Many are repeated not just down the generations but within them too. In an instant, Harry has rejected this curious royal parlour game
COULD they possibly have chosen two names less weighted with tradition, less burdened with royal expectation?
If Harry and Meghan truly wish their son not to be immersed in the duties and stiff conventions of the House of Windsor, calling him Archie Harrison is a formidable start.
Not since the Queen’s cousin Marina Mowatt came up with Zenouska for her daughter has a member of the Royal Family selected such original and unusual names. But Zenouska, whose name was derived from the cult book Zen & the Art of Motorcycle Maintenance and Eno after the pop musician, Brian Eno, is 56th in line to the throne though she was 27th when she was born in 1990.
Archie is a mere seventh. It is a name chosen with an eye to the future. This is an infant whose parents hope he will be a global citizen. Even so some will wonder if baby Sussex’s names were deliberately chosen for him to stand alone, aloof almost from the ancient traditions of royalty.
But put yourself in Prince Harry’s shoes. Since 2013 he has seen his brother William have the pick of royal names for his sons George and Louis and the pool is not big.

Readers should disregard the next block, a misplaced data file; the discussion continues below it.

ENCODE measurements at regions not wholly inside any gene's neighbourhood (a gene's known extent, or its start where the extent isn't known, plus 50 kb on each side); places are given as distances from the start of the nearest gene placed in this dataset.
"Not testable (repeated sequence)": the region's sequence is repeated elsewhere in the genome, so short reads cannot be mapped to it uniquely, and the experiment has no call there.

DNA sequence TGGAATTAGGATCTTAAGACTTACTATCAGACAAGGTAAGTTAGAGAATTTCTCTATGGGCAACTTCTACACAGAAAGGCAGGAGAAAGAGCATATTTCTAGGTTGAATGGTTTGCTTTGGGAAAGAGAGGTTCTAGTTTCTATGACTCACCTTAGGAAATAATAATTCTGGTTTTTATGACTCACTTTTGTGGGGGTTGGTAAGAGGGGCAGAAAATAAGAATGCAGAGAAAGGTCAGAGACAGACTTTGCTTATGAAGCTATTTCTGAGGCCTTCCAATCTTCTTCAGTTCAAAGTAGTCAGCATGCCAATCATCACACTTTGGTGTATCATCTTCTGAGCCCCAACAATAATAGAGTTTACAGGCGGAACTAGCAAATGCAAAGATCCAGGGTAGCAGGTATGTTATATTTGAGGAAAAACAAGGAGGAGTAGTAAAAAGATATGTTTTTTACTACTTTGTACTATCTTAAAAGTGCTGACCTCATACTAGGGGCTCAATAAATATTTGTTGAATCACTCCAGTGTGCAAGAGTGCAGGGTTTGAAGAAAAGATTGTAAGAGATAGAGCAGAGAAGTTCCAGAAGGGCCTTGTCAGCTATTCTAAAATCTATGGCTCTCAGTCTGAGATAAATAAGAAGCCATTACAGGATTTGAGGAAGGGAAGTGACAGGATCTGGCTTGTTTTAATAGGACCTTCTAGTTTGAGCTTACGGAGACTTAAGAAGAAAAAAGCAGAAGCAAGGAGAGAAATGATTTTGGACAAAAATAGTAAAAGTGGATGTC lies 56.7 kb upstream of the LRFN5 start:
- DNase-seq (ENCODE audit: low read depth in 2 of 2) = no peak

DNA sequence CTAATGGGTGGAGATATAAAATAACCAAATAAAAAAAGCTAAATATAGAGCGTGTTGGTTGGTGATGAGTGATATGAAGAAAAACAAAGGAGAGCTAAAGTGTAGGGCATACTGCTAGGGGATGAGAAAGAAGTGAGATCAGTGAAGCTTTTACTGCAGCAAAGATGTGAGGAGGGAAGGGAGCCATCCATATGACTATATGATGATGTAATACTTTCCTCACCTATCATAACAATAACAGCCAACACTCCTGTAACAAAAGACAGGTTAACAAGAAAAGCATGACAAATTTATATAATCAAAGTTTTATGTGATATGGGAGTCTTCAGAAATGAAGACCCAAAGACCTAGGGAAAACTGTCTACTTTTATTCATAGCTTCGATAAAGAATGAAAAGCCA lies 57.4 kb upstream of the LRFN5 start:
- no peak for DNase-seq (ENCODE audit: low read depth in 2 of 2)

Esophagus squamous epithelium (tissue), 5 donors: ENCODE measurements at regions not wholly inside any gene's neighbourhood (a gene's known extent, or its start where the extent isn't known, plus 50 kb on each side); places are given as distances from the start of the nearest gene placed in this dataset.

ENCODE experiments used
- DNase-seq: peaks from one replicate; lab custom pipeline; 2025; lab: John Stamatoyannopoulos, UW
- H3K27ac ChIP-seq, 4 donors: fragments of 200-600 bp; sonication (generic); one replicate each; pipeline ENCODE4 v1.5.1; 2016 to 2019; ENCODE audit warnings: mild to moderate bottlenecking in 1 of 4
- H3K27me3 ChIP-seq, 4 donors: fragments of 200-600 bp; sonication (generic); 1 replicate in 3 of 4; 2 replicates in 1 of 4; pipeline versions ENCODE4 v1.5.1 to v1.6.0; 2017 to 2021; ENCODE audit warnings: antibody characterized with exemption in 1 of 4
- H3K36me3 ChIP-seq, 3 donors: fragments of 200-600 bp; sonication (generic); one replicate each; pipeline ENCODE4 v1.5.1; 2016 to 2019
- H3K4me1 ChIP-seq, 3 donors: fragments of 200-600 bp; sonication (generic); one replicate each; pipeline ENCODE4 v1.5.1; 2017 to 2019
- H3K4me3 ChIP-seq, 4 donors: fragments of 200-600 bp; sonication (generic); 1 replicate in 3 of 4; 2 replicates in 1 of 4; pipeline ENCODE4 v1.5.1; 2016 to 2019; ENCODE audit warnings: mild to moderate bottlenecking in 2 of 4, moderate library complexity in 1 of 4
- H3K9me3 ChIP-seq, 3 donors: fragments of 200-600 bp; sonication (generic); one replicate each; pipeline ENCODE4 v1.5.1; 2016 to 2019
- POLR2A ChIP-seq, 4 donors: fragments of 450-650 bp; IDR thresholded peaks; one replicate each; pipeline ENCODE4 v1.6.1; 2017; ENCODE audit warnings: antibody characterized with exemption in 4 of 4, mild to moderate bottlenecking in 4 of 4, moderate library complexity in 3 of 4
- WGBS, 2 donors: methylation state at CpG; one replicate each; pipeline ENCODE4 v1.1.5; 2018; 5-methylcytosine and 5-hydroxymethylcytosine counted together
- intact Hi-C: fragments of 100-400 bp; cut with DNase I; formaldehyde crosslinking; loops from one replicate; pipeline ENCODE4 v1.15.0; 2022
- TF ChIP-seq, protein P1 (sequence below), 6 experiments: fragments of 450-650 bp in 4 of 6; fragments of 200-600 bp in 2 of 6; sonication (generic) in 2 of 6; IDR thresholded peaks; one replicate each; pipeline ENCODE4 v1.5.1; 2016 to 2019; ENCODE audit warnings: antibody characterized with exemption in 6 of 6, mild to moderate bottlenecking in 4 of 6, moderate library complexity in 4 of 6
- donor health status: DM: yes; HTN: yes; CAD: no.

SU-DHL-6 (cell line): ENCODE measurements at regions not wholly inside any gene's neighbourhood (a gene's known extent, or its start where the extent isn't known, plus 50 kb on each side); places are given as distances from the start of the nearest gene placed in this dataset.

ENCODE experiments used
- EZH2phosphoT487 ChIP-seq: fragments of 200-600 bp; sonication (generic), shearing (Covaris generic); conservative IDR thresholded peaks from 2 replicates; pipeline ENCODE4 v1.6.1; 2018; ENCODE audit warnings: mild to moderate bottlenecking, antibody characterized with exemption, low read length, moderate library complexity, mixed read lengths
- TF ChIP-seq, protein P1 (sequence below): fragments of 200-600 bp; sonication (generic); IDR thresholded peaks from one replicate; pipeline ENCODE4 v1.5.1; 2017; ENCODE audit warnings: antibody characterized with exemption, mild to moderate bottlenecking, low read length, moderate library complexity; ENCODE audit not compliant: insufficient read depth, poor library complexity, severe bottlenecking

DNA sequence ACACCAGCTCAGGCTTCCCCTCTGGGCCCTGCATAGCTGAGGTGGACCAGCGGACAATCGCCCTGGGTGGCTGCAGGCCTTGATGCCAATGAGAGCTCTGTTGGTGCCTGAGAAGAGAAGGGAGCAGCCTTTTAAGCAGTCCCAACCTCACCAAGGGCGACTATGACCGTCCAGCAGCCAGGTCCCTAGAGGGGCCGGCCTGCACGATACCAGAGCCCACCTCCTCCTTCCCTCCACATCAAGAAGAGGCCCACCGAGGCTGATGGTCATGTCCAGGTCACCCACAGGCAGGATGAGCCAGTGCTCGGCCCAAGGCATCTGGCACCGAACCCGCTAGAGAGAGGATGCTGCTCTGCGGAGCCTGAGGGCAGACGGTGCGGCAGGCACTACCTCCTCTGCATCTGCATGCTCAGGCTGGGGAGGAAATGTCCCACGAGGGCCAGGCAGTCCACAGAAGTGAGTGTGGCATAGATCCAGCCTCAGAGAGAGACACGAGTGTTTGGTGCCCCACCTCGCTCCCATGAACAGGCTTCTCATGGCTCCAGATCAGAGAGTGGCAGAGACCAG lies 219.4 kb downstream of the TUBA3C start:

Many are repeated not just down the generations but within them too. In an instant, Harry has rejected this curious royal parlour game.
After all the speculation, all the hints and clues the only winners were the bookies who had Archie as a 150/1 outsider. And Harrison? It did not even feature among the also-rans.
With two such unexpected names Harry and Meghan have avoided the perils of offending the family by choosing some but not others. Perhaps the biggest surprise was that, despite all the talk suggesting the duke would be honouring his paternal grandfather the Duke of Edinburgh with his new son, the name Philip did not feature.
Neither does Charles, of course, and after all the sadness over the rift between former actress Meghan and her father Thomas Markle, it is no surprise that his name was not used. Spencer to acknowledge his mother Princess Diana’s family was another name that was hotly tipped but failed to make the grade.
What we can be sure of is that both he and Meghan really do like the two names they have chosen. For if there is one thing we have learned about this couple, it’s that they do things their way. Indeed after everything that surrounded the newborn’s birth, from the secrecy over where he was delivered to the timing of the announcement, the names are surely just a final twist.
Intriguingly both Harry and Meghan were themselves given different names at birth. Harry was, of course, christened Henry and, up until her teens, Meghan was called Rachel, coincidentally the name of her character in her break-out role in the TV drama Suits.
For Harry the temptation to choose a name from his rich royal heritage must have been immense. But just as Princess Anne did with her daughter Zara Phillips, he has gone his own way. Back in 1981 Zara was by no means the favourite name for the Queen’s first granddaughter. Indeed it may yet be that the duke and duchess will follow Harry’s aunt in another way by declining a royal title for their son.